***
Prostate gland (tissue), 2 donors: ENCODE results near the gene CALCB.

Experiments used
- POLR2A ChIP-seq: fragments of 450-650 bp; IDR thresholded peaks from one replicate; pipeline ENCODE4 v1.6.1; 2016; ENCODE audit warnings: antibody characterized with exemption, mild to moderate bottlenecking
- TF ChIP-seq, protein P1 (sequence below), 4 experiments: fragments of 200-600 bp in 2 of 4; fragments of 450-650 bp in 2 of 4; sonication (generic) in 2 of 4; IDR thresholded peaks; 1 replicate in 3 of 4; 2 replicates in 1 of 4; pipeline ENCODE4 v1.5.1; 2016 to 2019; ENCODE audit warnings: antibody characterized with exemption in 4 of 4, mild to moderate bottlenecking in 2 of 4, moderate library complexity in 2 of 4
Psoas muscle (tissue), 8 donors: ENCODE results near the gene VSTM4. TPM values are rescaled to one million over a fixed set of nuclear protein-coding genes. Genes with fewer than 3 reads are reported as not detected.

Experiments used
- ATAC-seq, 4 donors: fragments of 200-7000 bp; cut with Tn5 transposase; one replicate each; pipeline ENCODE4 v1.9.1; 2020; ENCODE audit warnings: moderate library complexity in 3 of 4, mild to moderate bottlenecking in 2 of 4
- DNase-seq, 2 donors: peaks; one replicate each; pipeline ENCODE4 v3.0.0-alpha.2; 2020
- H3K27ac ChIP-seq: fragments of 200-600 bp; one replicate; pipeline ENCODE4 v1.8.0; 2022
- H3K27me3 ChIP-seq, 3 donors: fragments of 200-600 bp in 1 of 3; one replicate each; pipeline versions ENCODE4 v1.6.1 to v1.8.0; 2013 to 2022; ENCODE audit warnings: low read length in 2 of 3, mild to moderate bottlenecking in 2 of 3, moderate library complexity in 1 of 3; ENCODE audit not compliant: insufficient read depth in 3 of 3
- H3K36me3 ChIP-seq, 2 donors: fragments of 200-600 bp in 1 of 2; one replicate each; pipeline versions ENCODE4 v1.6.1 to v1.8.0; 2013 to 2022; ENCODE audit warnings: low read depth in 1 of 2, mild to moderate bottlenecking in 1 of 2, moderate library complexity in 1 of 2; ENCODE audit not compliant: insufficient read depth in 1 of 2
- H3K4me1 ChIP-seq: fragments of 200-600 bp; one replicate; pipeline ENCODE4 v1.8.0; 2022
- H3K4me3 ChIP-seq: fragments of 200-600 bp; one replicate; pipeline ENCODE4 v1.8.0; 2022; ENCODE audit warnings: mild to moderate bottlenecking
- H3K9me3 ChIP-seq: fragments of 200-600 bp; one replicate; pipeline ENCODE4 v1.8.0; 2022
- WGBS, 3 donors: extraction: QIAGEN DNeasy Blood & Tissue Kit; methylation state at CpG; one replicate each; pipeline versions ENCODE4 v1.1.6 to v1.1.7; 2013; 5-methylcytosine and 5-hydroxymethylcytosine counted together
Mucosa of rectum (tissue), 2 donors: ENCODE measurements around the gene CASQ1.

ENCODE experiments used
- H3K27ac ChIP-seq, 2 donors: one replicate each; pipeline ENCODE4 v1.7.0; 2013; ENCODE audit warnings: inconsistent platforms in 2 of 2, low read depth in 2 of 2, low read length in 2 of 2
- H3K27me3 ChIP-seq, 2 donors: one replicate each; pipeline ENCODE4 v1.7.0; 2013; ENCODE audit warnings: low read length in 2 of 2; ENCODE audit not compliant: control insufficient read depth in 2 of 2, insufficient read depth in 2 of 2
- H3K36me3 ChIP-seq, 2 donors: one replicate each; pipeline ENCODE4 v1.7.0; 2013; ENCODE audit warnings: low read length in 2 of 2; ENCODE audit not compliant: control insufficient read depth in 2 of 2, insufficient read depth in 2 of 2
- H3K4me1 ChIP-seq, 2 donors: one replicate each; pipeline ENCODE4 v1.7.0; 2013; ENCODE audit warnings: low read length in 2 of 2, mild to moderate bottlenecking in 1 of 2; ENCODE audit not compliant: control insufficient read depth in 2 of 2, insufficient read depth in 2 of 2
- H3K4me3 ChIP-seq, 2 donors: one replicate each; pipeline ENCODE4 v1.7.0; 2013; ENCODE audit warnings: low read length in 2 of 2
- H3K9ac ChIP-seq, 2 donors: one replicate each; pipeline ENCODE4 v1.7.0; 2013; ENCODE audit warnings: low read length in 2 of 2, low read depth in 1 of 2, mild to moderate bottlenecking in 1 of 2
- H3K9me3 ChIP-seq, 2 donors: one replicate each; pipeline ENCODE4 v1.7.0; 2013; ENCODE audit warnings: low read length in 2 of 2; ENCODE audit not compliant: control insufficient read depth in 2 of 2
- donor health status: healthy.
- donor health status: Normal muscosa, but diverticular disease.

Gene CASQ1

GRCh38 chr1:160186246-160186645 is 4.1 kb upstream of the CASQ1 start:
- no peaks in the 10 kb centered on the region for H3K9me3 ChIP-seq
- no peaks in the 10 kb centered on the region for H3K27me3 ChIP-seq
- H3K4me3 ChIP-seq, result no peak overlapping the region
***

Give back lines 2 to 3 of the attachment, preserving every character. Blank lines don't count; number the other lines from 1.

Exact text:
Experiments used
- POLR2A ChIP-seq: fragments of 450-650 bp; IDR thresholded peaks from one replicate; pipeline ENCODE4 v1.6.1; 2016; ENCODE audit warnings: antibody characterized with exemption, mild to moderate bottlenecking